controlling for other comorbidities.
There has certainly been an explosion of studies using
national databases for orthopedic/spine research in the past
few years. Using such databases allows for greater power and
outcomes representative of large surgical cohorts, such as
the 54,416 patients identified from the NIS dataset for this
study by Jalai et al. In addition, comorbidity documentation
included in the data allows investigators to control for their
contribution to adverse outcomes.
Nonetheless, national database and specifically NIS studies do have limitations. Being based on administratively
coded data, there are potential issues with the data elements
which need to be coded to be available for analysis. Further,
this database only captures coded adverse events that occur
during the inpatient stay (no patient tracking is available
after discharge). Another possible limitation of this study is
that the NIS database only includes hospital discharges and
not ambulatory surgery center (ACS) discharges which may
introduce a selection bias.
The authors do not make clear why they looked at two dichotomized comparisons for age and did not consider it as a
continuous variable. Potentially, it could have been to allow for
easier statistical analysis, but this was never explicitly stated.
If it were treated as a continuous variable, it may have been
possible to determine an age at which perioperative adverse
outcomes significantly increase. It should be noted, however,
that this study did control for gender, race and Deyo comorbid-
ity score. This is a strength of the study but it is possible that
the authors could not fully control for factors that covariate
with age, which could potentially skew the data.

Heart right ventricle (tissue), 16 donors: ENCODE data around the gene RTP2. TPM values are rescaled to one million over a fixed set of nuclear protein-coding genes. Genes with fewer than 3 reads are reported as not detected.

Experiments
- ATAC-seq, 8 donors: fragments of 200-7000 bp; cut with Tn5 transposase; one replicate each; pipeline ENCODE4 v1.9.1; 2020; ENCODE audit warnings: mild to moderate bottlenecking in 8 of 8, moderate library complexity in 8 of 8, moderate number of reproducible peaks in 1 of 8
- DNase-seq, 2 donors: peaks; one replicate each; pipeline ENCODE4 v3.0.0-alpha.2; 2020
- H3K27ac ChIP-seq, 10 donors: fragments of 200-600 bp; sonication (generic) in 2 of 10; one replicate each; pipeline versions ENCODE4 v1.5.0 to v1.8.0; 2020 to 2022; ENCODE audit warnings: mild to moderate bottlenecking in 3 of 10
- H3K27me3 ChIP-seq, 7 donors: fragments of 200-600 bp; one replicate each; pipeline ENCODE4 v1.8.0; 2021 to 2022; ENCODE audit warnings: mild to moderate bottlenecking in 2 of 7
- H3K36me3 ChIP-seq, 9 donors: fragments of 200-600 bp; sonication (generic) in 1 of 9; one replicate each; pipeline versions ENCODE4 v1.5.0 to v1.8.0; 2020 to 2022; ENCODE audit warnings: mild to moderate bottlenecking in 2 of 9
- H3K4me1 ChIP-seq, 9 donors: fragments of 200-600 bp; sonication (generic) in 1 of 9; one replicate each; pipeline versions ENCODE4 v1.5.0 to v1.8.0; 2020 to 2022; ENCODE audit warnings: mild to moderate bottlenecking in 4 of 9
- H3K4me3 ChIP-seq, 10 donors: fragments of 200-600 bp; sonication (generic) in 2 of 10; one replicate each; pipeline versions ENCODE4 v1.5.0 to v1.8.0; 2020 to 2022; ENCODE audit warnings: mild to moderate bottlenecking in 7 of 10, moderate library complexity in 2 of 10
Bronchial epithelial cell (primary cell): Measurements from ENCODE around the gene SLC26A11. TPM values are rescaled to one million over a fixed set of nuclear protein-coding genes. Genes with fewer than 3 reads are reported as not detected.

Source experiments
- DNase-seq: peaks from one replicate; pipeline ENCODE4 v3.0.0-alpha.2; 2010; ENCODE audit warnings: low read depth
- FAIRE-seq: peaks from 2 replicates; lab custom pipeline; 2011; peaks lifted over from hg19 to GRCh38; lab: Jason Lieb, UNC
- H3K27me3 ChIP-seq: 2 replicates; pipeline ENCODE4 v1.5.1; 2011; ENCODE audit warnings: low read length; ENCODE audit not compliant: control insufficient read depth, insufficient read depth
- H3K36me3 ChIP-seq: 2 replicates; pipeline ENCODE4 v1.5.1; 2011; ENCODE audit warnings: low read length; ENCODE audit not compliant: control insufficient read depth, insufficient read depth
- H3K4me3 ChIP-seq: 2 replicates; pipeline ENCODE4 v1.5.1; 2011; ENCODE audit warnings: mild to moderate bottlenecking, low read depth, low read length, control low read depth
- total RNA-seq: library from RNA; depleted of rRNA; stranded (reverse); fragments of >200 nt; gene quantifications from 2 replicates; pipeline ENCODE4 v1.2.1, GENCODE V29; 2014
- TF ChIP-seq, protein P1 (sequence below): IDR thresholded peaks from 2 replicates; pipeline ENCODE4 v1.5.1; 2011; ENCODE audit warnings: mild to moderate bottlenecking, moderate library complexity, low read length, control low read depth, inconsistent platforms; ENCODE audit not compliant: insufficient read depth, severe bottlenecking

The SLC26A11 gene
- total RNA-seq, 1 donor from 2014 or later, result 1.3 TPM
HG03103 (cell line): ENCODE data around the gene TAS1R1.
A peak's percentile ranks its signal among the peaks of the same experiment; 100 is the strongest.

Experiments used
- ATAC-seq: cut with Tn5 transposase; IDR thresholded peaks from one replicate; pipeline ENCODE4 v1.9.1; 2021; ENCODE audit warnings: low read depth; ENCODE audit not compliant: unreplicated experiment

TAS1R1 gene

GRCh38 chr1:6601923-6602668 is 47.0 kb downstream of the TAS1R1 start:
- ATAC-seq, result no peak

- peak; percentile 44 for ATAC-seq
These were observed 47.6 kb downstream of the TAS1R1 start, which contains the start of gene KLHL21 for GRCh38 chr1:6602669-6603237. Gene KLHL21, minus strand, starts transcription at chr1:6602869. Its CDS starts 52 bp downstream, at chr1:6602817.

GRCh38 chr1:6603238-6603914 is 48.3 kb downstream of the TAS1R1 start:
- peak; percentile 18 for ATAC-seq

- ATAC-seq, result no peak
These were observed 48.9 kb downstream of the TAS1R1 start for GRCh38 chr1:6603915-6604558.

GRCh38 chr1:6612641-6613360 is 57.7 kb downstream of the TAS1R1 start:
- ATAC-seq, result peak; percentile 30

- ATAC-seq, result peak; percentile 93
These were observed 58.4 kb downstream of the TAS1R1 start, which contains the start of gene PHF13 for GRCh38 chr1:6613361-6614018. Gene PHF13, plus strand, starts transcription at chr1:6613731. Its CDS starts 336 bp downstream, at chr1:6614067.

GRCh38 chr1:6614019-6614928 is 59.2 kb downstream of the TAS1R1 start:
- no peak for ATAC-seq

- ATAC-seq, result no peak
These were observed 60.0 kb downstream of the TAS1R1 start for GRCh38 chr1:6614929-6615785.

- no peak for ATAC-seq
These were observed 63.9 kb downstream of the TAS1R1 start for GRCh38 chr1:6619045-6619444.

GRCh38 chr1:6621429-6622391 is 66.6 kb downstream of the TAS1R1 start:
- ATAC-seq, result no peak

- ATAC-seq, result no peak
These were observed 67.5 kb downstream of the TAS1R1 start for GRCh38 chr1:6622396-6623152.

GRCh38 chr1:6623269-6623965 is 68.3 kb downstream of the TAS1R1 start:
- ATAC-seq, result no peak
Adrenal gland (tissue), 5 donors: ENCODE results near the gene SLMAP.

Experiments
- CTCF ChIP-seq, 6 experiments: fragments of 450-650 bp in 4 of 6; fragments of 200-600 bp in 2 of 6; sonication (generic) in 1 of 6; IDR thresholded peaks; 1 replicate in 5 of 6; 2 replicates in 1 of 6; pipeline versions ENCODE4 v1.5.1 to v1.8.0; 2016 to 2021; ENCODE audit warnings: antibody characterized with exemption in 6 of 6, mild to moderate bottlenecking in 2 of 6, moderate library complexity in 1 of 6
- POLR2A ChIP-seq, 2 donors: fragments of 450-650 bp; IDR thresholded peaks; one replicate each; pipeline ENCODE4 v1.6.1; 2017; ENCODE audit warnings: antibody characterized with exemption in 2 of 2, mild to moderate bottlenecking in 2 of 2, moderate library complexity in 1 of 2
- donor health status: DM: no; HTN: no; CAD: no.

As health care resources continue to diminish and be
reallocated, it has become even more important to look at
the economics of spine surgery procedures. This study also
looks at the length of stay and total cost associated with cervical spine surgery in elderly patients. As one might predict,
the older patients have longer hospital stays and have higher
total hospital costs. Of course, it must be kept in mind that
the costs presented are only for the inpatient aspects of the
In summary, the topic of this article is interesting and relevant to modern cervical spine surgery. In the current health
care environment, which places a higher emphasis on clinical outcomes and cost, it is becoming even more important
to appropriately select surgical candidates and set patient
expectations. Although there are significant limitations to this
study, it highlights the significance of considering patient age
in the surgical planning process. In brief, age does appear to
be a significant independent predictor of adverse outcomes
after fusion or laminoplasty surgery for CSM.
BJ Geddes: Nothing to disclose.
JN Grauer: Consulting: Stryker (D), Medtronic (Nonfinancial),
Bioventus (B). Other Office: NASS (Nonfinancial, Program
Committee Co-chair, 2017), LSRS (Nonfinancial, Program
Committee Co-chair, 2016, 2017). Other: Legal consulting (Legal
reviews over the past year. ).
Direct or indirect remuneration: royalties, stock ownership, private
investments, consulting, speaking and/or teaching arrangements, trips/travel.
Position held in a company: board of directors, scientific advisory board, other
office. Support from sponsors: endowments, research–investigator salary,
research–staff and/or materials, grants, fellowship support. Other
Degree of support:
Level A. $100 to $1000 Level F. $100,001 to $500,000
Level B. $1,001 to $10,000 Level G. $500,001 to $1M
Level C. $10,001 to $25,000 Level H. $1,000,001 to $2.5M
Level D. $25,001 to $50,000 Level I. greater than $2.5M
Level E. $50,001 to $100,000